mental states like memory, imagination and intellection.. The asahijnins do not possess such mental qualities. A further psychological analysis of this group is made by the Jainas. They say that the saujnins are further divided into those which are incomplete and those which are complete. Incomplete species are those in which the sense capacities do not work freely and are deficient in expression. Such deficiency may be due to a defect of structure in the sense organ or in the mental capacity to grasp the sense experience. This, in brief, is the classification of animals having sense organs. Going higher in the scale of life, there are those beings who are not fettered with the sense organs. They are called anindrivas. They get pure and unalloyed experience, because sense experience, according to the Jainas, is experience at a lower level. It is not direct experience of the soul. It comes through the sense organs, which are a limitation. Beings without sense organs come nearer to the realization of the highest experience. Some of them are complete in mental equipment and capacity. They are perfect beings. They are siddhas. Thus, from the psychological analysis of the development of animal life we go to the metaphysical nature of the soul found in the disembodied being. The embodiment of the soul is a hindrance to the attainment of pure experience. Pure experience is possible by removing the barrier of the senses. The present stage of psychology cannot explain such a phenomenon as super-sensible experience, although it is possible to approach this problem through studies in para-psychology and extra-sensory experience. Research in this direction is both possible and necessary. This problem will be referred to in a later chapter in which extra-sensory perception will be discussed.


Sense qualities

          Sense organs are instruments by means of which sense experience is possible. The senses are capacities of experience, and the sensible qualities which exist outside are objects of experience. For instance, the common element between the eye and the object is colour, and the common element in the case of hearing is sound. They are stimulation’s. The Jainas have given a psychological analysis of the sense qualities emerging from the experience of the various senses. As Radhakrishnan says, a good deal of psychological analysis is discernible in the division of sense qualities. According to the Jainas, the visual sense quality of colour is classed into five types: black (krsna), blue (nila), yellow (pita), white (sukla), and pink ( pedant).a Young supposed that there exist three distinct sets of nerve fibers, one set sensitive to red, one to green and the third to violet. This theory has been expounded by Helmholtz. There are three primary colour excitations, and the mixture of these three gives different colour experiences. All fibbers are responsive, in some way, to all waves,_ though the red fibbers are excited by the long waves: Green fibres respond to those of medium length. Violet fibres are maximally stimulated by short waves. All colour experience results from these three simultaneous excitations based on the relative strength of the components in the stimulus of light. This is the Trichromatic theory. But Herring and Franklin have objected to this theory. They maintain that yellow and white are as primary as the three colour qualities mentioned by Helmholtz. Herring supposed that the primaries are to be arranged in pairs. There are three complex substances, one mediating white-black, another red-green, and the third responsible for yellow-blue. The white-black material is more plentifully supplied and is more readily excited than others. When activated, it gives purely achromatic brilliance and can be depressed in direction by black only through light adaptation and contrast. The other two substances behave differently, having their activity either depressed or augmented. The red-green substance yields red when ‘torn down’ by light, and green when built up. In the yellow-blue substance, depression produces blue, whereas augmentation results in yellow. The LaddFranklin theory represents, in a sense, a compromise between the Trichromatic combination for mixture and the tetra-chromatic combination in its existence. It points out that there are five primary colour qualities. In fact, Newton presented his celebrated triangle for explaining the natural phenomenon of the spectrum and the scope of the sense of sight. The triangle places green at the apex, red and violet at the lower points, gray in the centre, and purple at the mid-base. The figure is given in Table III. Instead of this triangle, Wound proposed a circle. Titchner gives us a pyramid in which every possible chromatic or achromatic variation finds its due place. Whatever may be the difference between the views of the Jainas and of modern scientists, it may be said to the credit of the Jainas that they were aware that the five sense qualities are responsible for giving the variation in colour experience. Modern scientists like Ladd and Franklin, and even Newton, have mentioned five primary qualities. According to the Ladd-Franklin theory, there is a white-black whole and a yellow-blue whole; similarly, it mentions the red-green whole. The Jainas did not mention red-green as a specific sense quality.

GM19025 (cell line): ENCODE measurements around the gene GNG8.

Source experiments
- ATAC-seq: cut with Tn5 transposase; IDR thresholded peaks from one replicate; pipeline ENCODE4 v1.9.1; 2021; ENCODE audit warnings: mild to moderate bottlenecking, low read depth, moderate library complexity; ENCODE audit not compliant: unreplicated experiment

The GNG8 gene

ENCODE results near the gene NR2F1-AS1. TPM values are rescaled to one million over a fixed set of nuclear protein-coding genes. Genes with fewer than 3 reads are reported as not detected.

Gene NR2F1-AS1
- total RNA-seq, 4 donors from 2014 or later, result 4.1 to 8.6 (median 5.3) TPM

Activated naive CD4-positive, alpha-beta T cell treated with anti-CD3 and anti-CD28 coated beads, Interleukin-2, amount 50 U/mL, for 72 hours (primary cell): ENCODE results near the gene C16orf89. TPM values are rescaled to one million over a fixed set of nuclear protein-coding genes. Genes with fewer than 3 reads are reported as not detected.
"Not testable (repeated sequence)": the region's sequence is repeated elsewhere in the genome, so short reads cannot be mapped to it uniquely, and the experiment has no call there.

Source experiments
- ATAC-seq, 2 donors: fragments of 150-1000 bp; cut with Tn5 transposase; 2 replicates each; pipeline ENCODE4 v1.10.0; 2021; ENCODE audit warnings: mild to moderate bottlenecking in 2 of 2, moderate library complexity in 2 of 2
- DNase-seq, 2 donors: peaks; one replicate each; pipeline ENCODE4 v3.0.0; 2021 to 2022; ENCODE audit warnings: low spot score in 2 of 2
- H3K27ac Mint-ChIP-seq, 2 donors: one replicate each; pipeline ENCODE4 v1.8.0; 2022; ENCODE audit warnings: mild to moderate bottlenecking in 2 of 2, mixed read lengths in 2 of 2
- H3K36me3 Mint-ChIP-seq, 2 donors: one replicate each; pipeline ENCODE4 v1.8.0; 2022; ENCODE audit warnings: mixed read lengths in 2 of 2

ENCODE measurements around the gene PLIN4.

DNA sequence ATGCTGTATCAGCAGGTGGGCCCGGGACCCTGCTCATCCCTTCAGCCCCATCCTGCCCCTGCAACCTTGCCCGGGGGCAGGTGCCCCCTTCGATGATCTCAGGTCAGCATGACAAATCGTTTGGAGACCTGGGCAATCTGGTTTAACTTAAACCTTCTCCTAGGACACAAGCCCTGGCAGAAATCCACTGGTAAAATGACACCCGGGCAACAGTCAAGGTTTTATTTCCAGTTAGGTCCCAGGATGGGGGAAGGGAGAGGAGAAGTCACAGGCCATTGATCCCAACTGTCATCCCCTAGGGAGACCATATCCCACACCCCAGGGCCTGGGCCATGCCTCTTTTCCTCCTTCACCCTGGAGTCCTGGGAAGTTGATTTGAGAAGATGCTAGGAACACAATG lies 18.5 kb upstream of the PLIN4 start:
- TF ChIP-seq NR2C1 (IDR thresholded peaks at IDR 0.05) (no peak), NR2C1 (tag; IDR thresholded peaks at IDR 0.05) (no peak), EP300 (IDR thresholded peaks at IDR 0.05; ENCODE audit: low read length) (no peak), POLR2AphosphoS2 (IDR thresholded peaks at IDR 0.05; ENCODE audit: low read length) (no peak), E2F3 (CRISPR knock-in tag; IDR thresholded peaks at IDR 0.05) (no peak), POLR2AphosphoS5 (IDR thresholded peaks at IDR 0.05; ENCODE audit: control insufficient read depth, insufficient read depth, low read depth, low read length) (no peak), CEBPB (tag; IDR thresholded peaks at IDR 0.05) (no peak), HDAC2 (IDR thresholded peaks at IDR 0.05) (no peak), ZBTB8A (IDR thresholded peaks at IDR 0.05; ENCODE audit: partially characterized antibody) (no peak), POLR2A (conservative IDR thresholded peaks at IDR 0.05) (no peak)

Newton’s Triangle of Spectrum











                     FED                     PURPLE        VIOLET